• relache profile imageAUTHOR


      4 years ago from Seattle, WA

      It's getting trickier to stay mindful of all the developments.

    • Sunnyglitter profile image


      4 years ago from Cyberspace

      Very interesting. I'm not a fan of RFID in most cases, so it's good to know how to block it.

    • relache profile imageAUTHOR


      5 years ago from Seattle, WA

      I do admit I sometimes think of tagging a whole bunch of stuff at my mom's house with RFID tags to see if that would help her not loose track of everyday items, but the thought of inanimate objects tracking me as I walk downtown is disturbing.

    • DzyMsLizzy profile image

      Liz Elias 

      5 years ago from Oakley, CA

      I've been saying for year, "George Orwell was right; he just got the year wrong."

      This sort of technology has, as you point out, both its helpful side and a much darker side.

      I don't trust that the darker side won't be exploited. Even though we don't have credit cards anymore, what about the banks' habit of periodically re-issuing "new" debit/ATM cards? Might those also be infected with this technology, and we'd never know?

      It makes me shudder if I stop to think about it for too long.

      Voted up, useful, interesting, and wishing for a 'scary' button....

    • relache profile imageAUTHOR


      5 years ago from Seattle, WA

      Barry, it's one of those things that is becoming unavoidable, and where we as the consumers aren't being given a choice.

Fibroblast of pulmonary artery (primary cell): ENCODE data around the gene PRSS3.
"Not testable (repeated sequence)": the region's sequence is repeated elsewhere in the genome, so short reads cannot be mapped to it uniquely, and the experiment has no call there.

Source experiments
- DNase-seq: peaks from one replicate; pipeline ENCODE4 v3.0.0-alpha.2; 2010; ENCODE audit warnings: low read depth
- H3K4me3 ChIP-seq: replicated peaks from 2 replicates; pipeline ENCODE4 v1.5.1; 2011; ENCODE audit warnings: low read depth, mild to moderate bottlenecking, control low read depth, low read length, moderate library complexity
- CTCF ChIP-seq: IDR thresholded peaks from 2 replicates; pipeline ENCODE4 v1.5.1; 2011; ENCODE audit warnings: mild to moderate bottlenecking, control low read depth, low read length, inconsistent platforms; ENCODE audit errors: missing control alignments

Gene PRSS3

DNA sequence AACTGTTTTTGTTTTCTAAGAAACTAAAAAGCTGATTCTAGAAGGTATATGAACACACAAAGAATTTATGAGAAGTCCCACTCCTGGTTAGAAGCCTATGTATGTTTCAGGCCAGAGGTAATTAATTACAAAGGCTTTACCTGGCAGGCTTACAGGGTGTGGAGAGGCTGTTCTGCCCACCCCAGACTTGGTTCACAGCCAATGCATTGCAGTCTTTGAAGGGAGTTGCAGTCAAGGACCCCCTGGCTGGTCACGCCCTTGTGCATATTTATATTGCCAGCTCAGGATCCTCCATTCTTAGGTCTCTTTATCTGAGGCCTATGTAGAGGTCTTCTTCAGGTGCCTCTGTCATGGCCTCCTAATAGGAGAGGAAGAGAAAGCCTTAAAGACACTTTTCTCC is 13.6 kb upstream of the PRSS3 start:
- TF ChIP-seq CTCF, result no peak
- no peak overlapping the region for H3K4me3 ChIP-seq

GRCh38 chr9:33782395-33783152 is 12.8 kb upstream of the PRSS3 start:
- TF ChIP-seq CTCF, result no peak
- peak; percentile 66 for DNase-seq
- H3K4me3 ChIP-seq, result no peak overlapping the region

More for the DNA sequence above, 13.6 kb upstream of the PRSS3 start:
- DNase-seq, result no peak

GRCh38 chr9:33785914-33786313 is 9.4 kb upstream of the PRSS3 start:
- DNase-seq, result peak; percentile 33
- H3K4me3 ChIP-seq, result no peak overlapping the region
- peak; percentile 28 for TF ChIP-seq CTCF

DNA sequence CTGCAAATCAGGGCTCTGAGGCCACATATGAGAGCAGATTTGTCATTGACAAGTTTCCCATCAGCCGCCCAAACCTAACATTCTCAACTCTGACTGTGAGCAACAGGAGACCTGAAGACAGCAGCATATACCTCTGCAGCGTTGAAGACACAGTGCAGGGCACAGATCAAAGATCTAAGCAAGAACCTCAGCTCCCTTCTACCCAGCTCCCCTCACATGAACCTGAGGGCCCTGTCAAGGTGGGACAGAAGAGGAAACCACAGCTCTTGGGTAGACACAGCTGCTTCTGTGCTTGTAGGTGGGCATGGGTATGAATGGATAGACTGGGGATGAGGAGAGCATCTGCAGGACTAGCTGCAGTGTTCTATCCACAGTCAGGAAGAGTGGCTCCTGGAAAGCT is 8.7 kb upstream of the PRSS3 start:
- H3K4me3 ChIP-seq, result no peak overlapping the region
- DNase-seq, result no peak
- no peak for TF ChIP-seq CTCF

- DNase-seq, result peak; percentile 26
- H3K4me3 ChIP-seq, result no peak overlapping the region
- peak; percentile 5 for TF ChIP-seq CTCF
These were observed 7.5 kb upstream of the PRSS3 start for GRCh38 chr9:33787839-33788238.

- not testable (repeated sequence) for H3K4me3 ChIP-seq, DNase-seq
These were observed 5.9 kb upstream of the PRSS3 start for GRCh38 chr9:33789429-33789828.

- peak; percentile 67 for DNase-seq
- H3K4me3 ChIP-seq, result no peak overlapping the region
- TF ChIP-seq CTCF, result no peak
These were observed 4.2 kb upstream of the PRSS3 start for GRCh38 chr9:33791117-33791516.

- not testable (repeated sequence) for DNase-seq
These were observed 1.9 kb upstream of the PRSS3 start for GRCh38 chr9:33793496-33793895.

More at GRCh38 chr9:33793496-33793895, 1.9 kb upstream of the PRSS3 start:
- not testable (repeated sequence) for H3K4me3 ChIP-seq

• barryrutherford profile image

      Barry Rutherford 

      5 years ago from Queensland Australia

      I bought a wallet that prevents scanning. Given that the banks sent me a chipped cards that I did not request...

    • tirelesstraveler profile image

      Judy Specht 

      5 years ago from California

      Most airports read your passport several times before they ask to see it. Some airports don't even ask the scanners can read your passport from a good distance. It is almost refreshing when you go into third world countries and they ask to see the passport.

    • relache profile imageAUTHOR


      5 years ago from Seattle, WA

      I'm considering getting an RFID purse to hold my iPad, as it might not be too much longer before my city had garbage cans that are tracking and advertising to me.

    • Glenn Stok profile image

      Glenn Stok 

      5 years ago from Long Island, NY

      Interesting Hub. Yes indeed -- RFID is being used in so many ways now that is affecting our privacy. Where I live I see electronic signs along the road that tell you how long it will take to get to the next major cross road. The information changes in real time based on the speed of the traffic.

      The technology works by reading the Speed Passes of cars that pass one point and again when they pass a later point. Unfortunately this same technology can determine if any particular driver is speeding between those points. I haven't heard of this being used to give speeding tickets yet. But who knows, that may be coming.